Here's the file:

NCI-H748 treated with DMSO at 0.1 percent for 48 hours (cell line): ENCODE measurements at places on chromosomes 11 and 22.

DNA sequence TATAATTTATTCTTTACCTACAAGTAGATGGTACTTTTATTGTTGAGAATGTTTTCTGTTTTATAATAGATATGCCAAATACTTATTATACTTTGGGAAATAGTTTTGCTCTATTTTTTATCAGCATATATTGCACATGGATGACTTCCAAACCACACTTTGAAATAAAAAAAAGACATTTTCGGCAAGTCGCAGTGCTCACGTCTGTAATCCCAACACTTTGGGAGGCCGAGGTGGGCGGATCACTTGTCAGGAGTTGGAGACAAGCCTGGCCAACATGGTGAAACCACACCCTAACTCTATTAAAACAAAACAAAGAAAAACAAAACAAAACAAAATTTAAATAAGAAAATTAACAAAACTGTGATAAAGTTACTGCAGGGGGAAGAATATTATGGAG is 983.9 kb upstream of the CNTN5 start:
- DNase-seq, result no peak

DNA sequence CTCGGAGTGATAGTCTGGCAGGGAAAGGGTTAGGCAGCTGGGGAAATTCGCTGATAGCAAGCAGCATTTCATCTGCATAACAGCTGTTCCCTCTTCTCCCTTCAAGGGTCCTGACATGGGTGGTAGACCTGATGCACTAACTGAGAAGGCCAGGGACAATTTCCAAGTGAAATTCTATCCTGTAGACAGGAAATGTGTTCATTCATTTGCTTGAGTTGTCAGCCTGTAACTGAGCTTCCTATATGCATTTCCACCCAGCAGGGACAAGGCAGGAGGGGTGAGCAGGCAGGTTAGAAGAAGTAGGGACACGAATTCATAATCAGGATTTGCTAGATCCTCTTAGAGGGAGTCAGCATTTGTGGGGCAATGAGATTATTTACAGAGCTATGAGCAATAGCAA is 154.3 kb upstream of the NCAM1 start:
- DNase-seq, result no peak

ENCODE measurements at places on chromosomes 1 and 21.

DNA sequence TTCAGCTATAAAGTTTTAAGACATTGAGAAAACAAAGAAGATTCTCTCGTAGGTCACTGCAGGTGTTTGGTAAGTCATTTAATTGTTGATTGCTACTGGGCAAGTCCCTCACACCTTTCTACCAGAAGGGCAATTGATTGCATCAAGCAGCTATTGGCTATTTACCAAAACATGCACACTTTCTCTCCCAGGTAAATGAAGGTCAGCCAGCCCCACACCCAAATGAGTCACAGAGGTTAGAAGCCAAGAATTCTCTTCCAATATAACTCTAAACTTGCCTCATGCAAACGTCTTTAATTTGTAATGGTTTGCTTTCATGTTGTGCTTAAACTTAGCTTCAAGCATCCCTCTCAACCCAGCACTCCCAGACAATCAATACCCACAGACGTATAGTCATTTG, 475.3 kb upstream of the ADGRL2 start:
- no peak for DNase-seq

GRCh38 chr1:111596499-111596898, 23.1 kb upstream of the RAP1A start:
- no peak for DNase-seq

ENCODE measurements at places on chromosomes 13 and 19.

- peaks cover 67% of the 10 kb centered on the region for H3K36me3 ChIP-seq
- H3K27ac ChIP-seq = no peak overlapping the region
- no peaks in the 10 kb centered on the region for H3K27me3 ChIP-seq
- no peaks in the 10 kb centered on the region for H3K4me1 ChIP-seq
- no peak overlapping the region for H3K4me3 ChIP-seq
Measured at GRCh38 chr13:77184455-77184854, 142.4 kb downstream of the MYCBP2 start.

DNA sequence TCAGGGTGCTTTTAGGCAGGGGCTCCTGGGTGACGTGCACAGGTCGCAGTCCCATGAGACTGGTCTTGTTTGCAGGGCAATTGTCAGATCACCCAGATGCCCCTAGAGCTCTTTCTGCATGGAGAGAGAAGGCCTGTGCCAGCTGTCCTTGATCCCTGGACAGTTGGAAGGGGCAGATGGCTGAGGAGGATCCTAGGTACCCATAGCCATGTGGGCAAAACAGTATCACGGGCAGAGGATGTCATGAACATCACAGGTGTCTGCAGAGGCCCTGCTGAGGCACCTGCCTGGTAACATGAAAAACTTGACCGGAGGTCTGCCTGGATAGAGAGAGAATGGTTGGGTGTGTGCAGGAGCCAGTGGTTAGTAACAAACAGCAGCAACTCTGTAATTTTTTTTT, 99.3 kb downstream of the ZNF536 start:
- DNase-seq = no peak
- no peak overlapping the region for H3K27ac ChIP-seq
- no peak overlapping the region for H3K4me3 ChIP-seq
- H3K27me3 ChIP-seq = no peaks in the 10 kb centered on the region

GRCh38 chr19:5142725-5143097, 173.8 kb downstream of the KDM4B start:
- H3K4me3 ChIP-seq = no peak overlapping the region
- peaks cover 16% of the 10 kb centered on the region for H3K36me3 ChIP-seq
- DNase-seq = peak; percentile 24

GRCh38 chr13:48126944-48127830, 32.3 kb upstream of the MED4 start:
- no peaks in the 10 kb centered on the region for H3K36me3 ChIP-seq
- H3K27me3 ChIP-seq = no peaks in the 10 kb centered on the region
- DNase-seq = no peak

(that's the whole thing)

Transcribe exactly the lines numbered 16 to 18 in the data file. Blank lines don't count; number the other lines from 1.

- no peak overlapping the region for H3K4me3 ChIP-seq
Measured at GRCh38 chr13:77184455-77184854, 142.4 kb downstream of the MYCBP2 start.

DNA sequence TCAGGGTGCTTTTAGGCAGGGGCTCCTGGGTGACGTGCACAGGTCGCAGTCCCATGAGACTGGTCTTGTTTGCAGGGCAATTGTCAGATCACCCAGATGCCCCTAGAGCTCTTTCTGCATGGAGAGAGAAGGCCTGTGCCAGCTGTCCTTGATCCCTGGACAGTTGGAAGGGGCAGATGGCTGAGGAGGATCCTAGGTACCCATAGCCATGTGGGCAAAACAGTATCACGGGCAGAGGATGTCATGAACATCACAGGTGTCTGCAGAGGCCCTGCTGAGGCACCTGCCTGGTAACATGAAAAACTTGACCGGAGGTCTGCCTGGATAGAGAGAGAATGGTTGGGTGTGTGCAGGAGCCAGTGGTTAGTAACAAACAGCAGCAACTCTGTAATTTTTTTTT, 99.3 kb downstream of the ZNF536 start: